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Opinions of Sunday, 11 July 2010

Columnist: Augustrian

Racism: A Ghanaian Perspective

Early on in my teens, I became fascinated with women outside my race, especially Caucasian women. But then, this is what happens, when one resides in an European country like England. You see, I couldn’t get enough of them. I saw something in them--which our Black sisters were lacking. To me, Caucasian women seemed confident in comparison to our Black sisters. Also, they were less demanding of you and very supportive. I first dated a Caucasian girl, when I was about eighteen years of age. This Caucasian girl had blond hair and light green eyes. She wasn’t all that special, but I couldn’t care less. She loved me, I loved her--this was all that mattered. One day, she invited me to meet her parents. To tell the truth, I was very nervous. I wasn’t quite sure how I would be received by her parents. Needless to say, I did honor this invitation.I accompanied her to her house after the movies.Upon arrival, her mother opened the front door to let us in. I greeted her nervously and made my way to their living room.

Her father was already seated on one of the couches--he remained seated. I introduced myself to him politely. In return, he pretended as if I wasn’t talking to him--as if I wasn’t in the room. I didn’t say nothing--I kept my cool. Minutes later, my girlfriend’s mother walked in with some refreshments. This time, her husband was holding a book in his hands reading. I asked him if the book was an interesting read. He didn’t reply--I was totally ignored. By now, I was feeling a bit awkward--I was feeling out of place. I felt like an intruder. The whole atmosphere in the living was uncomfortable. I didn’t know what else to say or ask. So, I didn’t say anything at all. I just sat there completely mute. Tension began to mount--nobody was talking. All of a sudden, a miracle happened--my girlfriend’s mother spoke. “So, how was the movie?” she asked. “It was alright,” I replied. “Do you go to the movies a lot?” she queried. “No, no that much,” I said. “I see,” she said. Luckily, she kept the conversation going. She asked me about my education, my future plans, and things of that nature. Still, her husband was still not talking--he sat there reading.

Hours later, I excused myself and left. It would be my last and only visit there. My girlfriend told me that her father doesn’t want me in his house. No particular reason was given, but I suspected one. Obviously, her father had something against people of color. Shortly after that, my relationship with her daughter soured. We went our separate ways after I discovered that she was cheating. My heart was broken big time. You see, she was my first love--the first girl that I gave to. After that, I became a different person. I didn’t know who or what else to believe anymore. It was around this time that my mother told me to look for a Ghanaian lady. ”Try to get yourself a Ghanaian lady,” my mother told me. “We have plenty of them here in London.” “These White girls would lead you to nowhere,” she said. “A Ghanaian girl would suit you better.” ”Remember, consider your baby a lost property if you do make one with a White lady.” “Look around you to see if I am lying,” she added. My mother advised me like only she could do, but I didn’t take her advise. A couple of years later, I impregnated a white lady. Sadly for us, we lost the baby.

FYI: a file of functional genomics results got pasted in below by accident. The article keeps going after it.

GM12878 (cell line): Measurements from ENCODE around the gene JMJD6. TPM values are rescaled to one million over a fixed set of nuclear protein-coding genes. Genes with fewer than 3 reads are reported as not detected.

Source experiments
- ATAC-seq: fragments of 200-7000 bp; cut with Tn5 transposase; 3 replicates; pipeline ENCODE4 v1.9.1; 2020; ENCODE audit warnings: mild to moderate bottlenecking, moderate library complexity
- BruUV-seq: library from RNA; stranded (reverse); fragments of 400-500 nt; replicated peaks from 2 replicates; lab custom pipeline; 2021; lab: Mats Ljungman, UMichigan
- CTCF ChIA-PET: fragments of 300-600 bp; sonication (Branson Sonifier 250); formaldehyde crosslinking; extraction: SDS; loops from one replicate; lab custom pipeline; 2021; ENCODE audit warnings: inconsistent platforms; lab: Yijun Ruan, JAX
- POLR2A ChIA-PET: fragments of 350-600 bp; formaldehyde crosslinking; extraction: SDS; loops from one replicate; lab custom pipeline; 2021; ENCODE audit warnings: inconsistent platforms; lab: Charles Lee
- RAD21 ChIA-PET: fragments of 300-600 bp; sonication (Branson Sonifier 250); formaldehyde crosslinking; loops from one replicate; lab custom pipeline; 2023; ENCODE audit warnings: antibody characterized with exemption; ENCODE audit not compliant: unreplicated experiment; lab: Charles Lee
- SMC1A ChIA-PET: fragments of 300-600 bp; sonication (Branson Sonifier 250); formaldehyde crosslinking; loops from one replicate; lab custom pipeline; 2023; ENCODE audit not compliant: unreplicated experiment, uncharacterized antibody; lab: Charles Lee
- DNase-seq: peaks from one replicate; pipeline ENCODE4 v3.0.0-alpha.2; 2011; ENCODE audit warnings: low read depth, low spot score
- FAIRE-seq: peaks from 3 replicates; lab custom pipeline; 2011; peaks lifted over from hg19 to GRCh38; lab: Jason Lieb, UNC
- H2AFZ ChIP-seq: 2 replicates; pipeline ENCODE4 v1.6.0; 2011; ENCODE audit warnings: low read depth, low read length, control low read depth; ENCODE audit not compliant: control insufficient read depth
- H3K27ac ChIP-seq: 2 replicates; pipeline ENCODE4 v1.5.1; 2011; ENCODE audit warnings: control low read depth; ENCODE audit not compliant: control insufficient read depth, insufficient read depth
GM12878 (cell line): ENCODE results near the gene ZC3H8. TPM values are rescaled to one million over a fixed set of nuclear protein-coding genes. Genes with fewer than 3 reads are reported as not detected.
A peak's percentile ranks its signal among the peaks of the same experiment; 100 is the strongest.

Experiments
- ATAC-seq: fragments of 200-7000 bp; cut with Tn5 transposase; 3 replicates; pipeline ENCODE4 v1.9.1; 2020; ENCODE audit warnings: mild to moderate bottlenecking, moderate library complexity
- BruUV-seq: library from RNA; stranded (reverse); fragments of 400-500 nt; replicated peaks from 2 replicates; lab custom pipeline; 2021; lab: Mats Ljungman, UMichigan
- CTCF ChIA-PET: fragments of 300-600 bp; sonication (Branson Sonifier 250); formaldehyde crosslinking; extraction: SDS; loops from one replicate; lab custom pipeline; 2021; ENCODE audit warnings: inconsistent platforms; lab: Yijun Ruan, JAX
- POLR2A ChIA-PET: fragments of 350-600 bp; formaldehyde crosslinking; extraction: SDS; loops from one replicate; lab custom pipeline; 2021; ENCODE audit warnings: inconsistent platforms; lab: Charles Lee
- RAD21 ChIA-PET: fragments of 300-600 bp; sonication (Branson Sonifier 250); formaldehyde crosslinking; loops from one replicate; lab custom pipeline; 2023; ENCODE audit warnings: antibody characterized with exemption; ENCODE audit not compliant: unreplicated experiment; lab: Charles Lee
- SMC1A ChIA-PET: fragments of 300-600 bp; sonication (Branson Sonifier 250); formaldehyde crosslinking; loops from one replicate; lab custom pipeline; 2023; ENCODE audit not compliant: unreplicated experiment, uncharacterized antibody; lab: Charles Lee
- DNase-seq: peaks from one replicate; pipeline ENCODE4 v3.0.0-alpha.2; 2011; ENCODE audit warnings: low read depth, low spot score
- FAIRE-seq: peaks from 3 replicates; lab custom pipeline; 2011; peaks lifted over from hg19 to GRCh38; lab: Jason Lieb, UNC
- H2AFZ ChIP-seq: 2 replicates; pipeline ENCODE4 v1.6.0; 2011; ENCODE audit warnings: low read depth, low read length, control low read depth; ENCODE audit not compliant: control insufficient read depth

During the world cup, I saw Prince Kevin Boateng-- a young man of mixed-heritage. His father is one of our own--his mother is of German descent. Now, I saw something whilst watching Kevin play for Ghana. I saw love--the kind of love which most of us seem to have lost for our country. Mind you, he could’ve played for Germany. But, what did he do instead? He gave up his German citizenship in order to play for his father’s country. How many Ghanaians in diaspora, I ask, would give up their foreign citizenship to serve Ghana? Indeed, Kevin made us all proud during the tournament. To me, Kevin is a slap in the face of racism. Also, he is a perfect reminder that mixed-children, contrary to what some of us might believe, are not lost. There are so many Ghanaian young ladies and men in diaspora, who are often told by their family members to stick to their own. Partially because; dating outside their own would mean a let down. As a result, some of them end up lonely and miserable in their own company. Others end up marrying a Ghanaian lady or a guy just because he/she is from Ghana with no love in sight.

For the latter, sometimes their marriages end up in abuse in spite of both being of Ghanaian descent. Therefore, my advise to these Ghanaian young men and women is; don’t stick to your own, when you’re living in a foreign country--mingle. Don’t be afraid of what some might say. Remember, love comes in all races, personalities, colors, and shapes. Go out there, I would say, and have lots of fun. Don’t let racism keep you away from anything or anybody. Mind you, you wont grow as a person if you stick to your own.

Source: Augustrian